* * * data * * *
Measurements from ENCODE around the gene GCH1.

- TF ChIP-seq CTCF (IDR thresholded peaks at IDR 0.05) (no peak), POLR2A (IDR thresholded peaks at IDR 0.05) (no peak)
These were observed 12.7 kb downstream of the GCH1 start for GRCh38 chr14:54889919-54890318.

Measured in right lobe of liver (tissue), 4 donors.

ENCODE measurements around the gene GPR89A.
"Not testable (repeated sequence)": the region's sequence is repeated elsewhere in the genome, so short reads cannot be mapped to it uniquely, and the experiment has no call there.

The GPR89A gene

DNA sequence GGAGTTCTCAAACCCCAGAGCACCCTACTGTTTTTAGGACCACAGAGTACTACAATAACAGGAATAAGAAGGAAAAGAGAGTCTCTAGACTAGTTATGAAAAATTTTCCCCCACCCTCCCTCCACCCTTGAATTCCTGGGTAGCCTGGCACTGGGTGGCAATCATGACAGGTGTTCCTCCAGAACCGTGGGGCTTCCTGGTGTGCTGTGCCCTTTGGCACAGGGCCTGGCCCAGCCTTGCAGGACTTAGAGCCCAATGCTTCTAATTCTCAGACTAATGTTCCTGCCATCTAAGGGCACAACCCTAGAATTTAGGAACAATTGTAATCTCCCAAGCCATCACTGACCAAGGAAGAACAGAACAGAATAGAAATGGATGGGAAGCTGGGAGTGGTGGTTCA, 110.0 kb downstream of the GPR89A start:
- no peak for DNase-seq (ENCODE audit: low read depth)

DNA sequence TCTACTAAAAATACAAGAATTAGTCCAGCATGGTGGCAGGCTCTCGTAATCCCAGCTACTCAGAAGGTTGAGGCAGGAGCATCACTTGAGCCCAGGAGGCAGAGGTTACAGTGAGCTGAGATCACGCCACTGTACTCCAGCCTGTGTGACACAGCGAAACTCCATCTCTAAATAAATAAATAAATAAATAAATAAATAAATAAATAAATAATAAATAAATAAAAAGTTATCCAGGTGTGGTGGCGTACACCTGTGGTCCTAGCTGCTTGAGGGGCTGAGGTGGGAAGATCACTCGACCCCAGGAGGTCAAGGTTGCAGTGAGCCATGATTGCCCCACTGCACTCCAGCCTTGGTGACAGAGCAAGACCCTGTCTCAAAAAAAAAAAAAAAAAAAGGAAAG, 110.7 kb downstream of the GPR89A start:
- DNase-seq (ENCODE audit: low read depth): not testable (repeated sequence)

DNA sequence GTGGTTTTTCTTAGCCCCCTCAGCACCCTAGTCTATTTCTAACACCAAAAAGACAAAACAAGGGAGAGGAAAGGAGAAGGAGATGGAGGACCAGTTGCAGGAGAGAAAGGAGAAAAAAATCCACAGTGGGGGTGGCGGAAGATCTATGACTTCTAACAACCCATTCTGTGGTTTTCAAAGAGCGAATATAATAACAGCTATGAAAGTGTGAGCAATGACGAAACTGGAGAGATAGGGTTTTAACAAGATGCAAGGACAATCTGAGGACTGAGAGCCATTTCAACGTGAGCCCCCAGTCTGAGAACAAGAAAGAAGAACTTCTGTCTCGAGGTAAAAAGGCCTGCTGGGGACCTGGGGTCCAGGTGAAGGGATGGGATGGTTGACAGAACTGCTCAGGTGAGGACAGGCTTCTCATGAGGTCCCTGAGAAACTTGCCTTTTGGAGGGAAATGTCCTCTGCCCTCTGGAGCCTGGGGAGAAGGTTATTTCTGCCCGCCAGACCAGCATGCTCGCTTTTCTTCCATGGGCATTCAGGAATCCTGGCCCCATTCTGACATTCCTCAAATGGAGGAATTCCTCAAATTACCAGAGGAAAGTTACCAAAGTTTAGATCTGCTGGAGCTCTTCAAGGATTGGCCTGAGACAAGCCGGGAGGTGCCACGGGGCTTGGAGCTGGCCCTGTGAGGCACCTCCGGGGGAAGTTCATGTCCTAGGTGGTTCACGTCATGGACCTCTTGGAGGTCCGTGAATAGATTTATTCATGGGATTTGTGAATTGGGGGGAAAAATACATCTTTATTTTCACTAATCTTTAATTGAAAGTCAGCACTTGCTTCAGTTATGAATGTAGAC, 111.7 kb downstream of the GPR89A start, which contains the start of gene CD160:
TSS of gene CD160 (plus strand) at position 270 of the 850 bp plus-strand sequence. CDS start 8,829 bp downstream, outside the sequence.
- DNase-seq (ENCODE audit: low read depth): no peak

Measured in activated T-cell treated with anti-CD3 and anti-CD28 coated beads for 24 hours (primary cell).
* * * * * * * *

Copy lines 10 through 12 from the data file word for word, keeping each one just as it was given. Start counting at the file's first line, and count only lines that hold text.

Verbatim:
DNA sequence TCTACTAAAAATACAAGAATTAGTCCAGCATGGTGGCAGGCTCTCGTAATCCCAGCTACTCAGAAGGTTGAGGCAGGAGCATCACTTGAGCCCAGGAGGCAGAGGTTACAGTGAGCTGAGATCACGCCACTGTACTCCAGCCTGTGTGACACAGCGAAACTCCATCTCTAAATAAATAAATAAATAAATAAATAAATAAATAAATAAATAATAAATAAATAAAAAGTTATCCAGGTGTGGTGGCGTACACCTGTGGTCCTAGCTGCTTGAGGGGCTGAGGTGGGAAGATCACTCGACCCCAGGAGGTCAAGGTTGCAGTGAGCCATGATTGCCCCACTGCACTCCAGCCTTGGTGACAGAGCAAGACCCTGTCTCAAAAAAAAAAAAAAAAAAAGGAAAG, 110.7 kb downstream of the GPR89A start:
- DNase-seq (ENCODE audit: low read depth): not testable (repeated sequence)

DNA sequence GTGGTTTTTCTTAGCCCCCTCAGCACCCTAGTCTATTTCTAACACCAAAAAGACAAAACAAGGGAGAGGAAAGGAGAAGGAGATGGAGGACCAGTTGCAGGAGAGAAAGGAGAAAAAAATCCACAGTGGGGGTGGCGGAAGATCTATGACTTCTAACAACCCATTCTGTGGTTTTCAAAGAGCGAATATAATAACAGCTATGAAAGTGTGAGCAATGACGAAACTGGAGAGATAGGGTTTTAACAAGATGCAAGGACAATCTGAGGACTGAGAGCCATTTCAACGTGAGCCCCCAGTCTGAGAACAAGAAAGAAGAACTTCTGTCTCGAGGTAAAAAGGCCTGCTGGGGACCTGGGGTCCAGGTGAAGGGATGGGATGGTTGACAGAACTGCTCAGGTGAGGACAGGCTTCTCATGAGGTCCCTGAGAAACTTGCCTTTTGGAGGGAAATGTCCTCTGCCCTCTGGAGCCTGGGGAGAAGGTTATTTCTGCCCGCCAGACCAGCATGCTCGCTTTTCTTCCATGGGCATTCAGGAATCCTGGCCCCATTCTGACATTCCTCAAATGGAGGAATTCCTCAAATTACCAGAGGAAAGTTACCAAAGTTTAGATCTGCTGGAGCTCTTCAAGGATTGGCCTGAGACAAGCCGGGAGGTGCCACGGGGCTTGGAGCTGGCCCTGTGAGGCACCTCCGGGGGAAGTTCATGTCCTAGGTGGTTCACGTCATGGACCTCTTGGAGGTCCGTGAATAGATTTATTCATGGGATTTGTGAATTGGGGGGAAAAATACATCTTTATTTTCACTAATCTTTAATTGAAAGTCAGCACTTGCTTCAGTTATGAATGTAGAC, 111.7 kb downstream of the GPR89A start, which contains the start of gene CD160: